Guerrilla Street Food

I’ll admit that I’m late to the Guerrilla Street Food party—not to eating their delicious food, but rather, writing about it. 

Over the last few years, I’ve eaten roughly my weight in pork, calamansi, adobo and borderline pornographic runny eggs. I just never got around to writing about it; probably because of the nap-inducing properties of the aforementioned food. Food comas aside, it’s become one of my go-to spots in St. Louis. 

This new STL empire started with a single food truck. Chef owners Joel Crespo and Brian Hardesty quickly turned the success of their hit food truck into a brick-and-mortar spot in Tower Grove. Then came the food service at 2nd Shift Brewing on the Hill, then the location on the Delmar Loop and most recently, a collaboration with Tropical Liqueurs, or Trops, as the kids call it, in the Grove. Basically, now, you’re never more than a few miles away from quality Filipino food in the city.

That sort of accessibility to this food, particularly in Missouri, is exciting to amatuer and pro gourmands alike. However, before I started this piece, I had to ask—counterintuitively—whether it was even worth writing about Guerrilla Street Food. I mean, am I alerting you to anything new? Are there people that don’t know Guerrilla Street Food is amazing?

Then I remembered a handful of conversations I’ve had with my co-workers. 

On Fridays, it’s not unusual for us to go out to lunch as a group. I think I’ve suggested Guerrilla Street Food every Friday for about two months in a row. During that time, I’ve heard several variations of, “Oh, I’ve heard that’s good” and “I really want to try it!” To be blunt, it seems insane to me that they haven’t. 

Why would you voluntarily live in a world without the Flying Pig?

But maybe I’m in an Eater reading, Ugly Delicious watching bubble. It seems they haven’t heard that Filipino food is, like, the next big thing, man. Whatever, the hell that means. But anointed by Anthony Bourdain (RIP) or not, it’s delicious.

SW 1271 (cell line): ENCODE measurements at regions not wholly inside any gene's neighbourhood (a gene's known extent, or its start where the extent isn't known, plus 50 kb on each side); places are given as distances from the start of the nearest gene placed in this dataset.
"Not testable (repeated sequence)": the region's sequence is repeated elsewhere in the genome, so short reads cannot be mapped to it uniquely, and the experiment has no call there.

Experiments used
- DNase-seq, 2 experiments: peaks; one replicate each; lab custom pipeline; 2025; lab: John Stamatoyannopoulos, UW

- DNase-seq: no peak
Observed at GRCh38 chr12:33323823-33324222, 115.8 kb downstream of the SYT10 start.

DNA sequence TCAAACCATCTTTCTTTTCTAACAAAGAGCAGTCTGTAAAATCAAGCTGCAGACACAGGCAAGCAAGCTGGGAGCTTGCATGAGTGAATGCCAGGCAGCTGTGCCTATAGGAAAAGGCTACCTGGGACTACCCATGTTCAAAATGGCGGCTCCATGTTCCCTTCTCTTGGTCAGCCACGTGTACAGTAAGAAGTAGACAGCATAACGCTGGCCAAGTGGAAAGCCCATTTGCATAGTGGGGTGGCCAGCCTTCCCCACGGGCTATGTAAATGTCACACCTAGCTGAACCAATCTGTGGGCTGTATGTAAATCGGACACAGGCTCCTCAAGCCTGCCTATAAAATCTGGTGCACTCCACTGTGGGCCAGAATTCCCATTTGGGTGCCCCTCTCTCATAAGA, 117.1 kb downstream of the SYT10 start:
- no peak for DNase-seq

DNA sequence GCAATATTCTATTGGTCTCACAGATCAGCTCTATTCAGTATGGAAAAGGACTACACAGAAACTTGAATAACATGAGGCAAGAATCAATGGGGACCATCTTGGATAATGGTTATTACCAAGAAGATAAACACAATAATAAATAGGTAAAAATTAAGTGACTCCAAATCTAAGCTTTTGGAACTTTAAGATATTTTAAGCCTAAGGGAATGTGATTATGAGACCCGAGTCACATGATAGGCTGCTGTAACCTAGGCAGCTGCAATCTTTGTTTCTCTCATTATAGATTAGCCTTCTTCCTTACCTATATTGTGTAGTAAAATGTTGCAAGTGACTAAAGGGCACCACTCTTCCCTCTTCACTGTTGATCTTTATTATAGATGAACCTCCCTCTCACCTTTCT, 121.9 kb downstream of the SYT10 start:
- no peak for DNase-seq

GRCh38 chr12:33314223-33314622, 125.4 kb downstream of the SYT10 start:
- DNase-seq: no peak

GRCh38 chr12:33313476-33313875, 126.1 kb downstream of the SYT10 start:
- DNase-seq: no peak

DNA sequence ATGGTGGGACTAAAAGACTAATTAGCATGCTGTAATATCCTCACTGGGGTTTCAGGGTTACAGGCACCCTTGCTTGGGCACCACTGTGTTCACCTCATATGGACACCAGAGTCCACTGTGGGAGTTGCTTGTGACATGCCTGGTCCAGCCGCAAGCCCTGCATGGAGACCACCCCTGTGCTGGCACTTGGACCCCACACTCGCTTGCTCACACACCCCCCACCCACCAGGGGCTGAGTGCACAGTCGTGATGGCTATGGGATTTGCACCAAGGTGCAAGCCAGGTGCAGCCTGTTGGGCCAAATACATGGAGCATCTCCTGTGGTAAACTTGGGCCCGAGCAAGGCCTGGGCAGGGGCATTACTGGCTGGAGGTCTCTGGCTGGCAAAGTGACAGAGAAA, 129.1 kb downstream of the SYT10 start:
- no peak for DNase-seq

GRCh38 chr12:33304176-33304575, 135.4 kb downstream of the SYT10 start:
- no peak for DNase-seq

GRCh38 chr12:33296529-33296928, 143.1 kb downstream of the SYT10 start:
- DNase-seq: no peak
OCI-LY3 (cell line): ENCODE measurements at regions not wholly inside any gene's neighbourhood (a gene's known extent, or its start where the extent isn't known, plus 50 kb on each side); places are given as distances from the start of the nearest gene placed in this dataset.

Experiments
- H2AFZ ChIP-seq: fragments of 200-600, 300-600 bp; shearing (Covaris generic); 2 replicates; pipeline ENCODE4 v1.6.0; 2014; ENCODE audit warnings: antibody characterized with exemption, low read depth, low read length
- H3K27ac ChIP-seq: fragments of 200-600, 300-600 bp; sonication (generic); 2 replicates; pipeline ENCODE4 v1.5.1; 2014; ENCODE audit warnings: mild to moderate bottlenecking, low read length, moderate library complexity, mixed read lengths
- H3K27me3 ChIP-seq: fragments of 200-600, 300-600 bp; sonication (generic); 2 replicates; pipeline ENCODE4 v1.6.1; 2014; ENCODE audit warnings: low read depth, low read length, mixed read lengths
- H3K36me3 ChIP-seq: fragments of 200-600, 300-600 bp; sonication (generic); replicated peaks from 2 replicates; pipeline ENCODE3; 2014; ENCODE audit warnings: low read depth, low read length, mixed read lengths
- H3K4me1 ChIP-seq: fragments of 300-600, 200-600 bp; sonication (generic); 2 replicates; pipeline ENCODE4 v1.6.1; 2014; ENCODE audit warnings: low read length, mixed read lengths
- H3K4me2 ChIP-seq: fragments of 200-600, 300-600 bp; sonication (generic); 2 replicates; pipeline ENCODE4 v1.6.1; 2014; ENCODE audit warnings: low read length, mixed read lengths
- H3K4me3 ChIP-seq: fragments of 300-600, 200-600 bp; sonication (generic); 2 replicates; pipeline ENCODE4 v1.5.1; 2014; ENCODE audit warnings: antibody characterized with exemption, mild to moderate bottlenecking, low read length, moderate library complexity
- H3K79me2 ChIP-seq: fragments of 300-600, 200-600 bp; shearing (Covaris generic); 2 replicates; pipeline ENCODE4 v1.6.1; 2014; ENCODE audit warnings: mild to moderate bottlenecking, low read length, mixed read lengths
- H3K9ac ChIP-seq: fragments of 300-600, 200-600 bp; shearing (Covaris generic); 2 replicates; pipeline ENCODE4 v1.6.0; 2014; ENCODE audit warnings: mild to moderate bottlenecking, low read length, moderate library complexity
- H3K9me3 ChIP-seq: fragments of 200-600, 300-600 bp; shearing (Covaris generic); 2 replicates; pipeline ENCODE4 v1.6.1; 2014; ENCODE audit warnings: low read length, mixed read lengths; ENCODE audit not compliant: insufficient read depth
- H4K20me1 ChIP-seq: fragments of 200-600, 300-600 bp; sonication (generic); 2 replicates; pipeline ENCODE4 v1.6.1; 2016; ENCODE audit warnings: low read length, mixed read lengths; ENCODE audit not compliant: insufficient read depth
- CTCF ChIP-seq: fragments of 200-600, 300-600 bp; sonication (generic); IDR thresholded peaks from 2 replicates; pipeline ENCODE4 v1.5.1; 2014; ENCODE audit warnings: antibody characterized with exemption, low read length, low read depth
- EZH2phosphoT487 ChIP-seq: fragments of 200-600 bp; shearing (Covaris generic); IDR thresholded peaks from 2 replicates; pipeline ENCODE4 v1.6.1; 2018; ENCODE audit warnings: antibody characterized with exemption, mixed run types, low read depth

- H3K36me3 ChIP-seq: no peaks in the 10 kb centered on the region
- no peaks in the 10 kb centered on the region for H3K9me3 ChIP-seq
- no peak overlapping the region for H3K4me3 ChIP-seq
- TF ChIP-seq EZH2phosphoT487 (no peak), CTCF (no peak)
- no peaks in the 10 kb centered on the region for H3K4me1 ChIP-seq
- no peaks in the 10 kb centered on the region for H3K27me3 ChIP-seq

For me, it’s particularly addictive—I think—because it so enthusiastically embraces vinegar. Sourness, tartness, tang, these are not things to be avoided. I’m not an expert (on anything really but especially Filipino food), but I know adobo is often said to be the unofficial national dish of the Philippines. It’s the gateway drug that leads you to an array of dishes that are bright, complex and deeply flavorful. But the first hit that starts you chasing the dragon, feeding the monkey is adobo. 

As I understand it (again, as a pasty white idiot), adobo is your protein of choice marinated and braised in soy, enough vinegar to singe your nostrils and various aromatics. Now, I can’t speak for anything but the chicken adobo I’ve made and Guerrilla Street Food’s, but the amount of vinegar doesn’t render the dish over acidic like you might think. Rather it’s a provides a perfect bite to balance the salinity of the soy sauce. It’s an unfussy, deeply comforting dish that’s quickly becoming one of my favorite things to eat. 

Accordingly, the adobo at Guerrilla Street Food is plated in a similar unfussy manner. That’s not necessarily the M.O. here, though. The Flying Pig, the signature dish of this growing quick-casual empire, is artfully presented and just begs to be instagrammed. It consists of pulled pork shoulder, calamansi (a citrus fruit) and garlic dabbed with a touch of hoisin sauce and garnished with scallions, Sriracha, black sesame seeds and a soft, quivering 63-degree egg so you can get in on that #YolkPorn hashtag. 

The Garlic Peanuts are a delightfully pungent, salty, spicy snack that might be the perfect beer food. Really, they should be served at every bar in America. And the Crab Fat Fried Rice will cure your hangover and bring you back to the land of the living with its healing properties. Recently, I also had the Chicken Inasal, a marinated, charcoal-roasted chicken leg, with green mango slaw at the newish Delmar Loop location. I tore that thing apart with my hands like Tarzan coming off of a fast with no remorse in front of my polite, but probably concerned, co-workers.

Then there's the Salted Duck Egg Toast on Union Loafers' bread, another specialty of the Delmar location. This dish is seriously rich, like a king with gout rich, like Scrooge McDuck rich. You can disparage Millennials all you want for their affinity for fancy toast, but one taste of this and you'll be eating duck and crow simultaneously. 

The interplay of flavors and textures at work here is completely different than anything I ever experienced growing up, and it’s captivated me. It should go without saying, but I will anyway... This food is every bit as nuanced and complex when it comes to flavor and composition as any white-table-clothed European fine-dining establishment. 

That you can enjoy it in a paper basket on the side of the road or on a stool next to a cloudy bottle of fish sauce is only a plus in my book.